Rescue teams were poised Wednesday night to enter the West Virginia mine to see if anyone survived an explosion that killed 24 miners, officials said.
At least six rescue teams were in gear and waiting for word that the mine, which earlier in the day had been filled with deadly gases, was safe to enter, a federal official said.
Officials pleaded for patience from loved ones and colleagues clinging to hope of a subterranean miracle.
It was also revealed Wednesday that Massey Energy was cited twice for safety violations at the mine on Monday - the day it blew up. One of the violations was not having adequate maps of escape routes.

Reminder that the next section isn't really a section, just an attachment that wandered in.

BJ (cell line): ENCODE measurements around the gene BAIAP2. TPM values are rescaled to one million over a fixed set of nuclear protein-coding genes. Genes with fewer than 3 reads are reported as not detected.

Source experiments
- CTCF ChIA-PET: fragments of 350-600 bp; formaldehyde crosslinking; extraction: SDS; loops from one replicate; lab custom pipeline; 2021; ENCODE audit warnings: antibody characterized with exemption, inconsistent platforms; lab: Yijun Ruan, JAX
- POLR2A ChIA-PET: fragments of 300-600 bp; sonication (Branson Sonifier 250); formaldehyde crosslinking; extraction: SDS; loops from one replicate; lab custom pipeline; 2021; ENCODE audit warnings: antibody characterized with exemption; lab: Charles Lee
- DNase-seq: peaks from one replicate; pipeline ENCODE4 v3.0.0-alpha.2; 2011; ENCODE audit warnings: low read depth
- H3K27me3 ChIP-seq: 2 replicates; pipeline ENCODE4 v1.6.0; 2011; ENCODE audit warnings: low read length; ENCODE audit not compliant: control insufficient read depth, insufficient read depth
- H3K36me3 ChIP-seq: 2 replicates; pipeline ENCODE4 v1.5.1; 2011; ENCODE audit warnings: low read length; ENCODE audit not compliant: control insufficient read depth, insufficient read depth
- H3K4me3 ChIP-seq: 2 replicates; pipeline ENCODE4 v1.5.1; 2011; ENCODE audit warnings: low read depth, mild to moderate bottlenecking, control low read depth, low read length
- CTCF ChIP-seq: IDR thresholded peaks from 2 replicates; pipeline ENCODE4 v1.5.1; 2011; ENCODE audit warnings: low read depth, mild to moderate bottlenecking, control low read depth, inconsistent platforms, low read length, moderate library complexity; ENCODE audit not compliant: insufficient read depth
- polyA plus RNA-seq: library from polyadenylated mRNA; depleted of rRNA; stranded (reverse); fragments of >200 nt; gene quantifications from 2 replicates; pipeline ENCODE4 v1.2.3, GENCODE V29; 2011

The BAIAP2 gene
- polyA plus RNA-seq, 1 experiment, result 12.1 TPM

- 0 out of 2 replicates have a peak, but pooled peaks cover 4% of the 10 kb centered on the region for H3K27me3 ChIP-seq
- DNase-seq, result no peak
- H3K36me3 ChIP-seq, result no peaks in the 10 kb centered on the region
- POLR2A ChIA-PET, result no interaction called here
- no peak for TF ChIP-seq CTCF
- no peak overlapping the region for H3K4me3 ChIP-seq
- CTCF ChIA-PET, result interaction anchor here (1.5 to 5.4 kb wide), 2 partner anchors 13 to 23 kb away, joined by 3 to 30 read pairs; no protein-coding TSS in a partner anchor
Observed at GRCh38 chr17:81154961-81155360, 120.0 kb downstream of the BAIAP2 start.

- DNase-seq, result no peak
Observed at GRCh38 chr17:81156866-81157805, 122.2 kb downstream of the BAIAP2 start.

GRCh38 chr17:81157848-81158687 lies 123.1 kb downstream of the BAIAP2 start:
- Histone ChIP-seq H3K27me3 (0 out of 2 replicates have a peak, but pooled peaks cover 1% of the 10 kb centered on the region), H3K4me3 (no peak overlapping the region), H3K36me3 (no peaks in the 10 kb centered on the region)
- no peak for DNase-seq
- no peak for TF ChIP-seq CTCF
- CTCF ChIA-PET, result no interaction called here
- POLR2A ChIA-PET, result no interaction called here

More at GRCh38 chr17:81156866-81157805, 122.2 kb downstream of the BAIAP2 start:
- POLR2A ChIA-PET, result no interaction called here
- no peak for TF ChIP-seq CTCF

West Virginia Gov. Joe Manchin acknowledged the odds of finding anyone alive were getting longer by the minute. "We've been working against long odds from day one," Manchin said.
Workers drilled five 1,100-foot holes to ventilate the damaged mineshaft. Air tests in the mine showed a dangerous buildup of carbon monoxide, hydrogen and methane gases.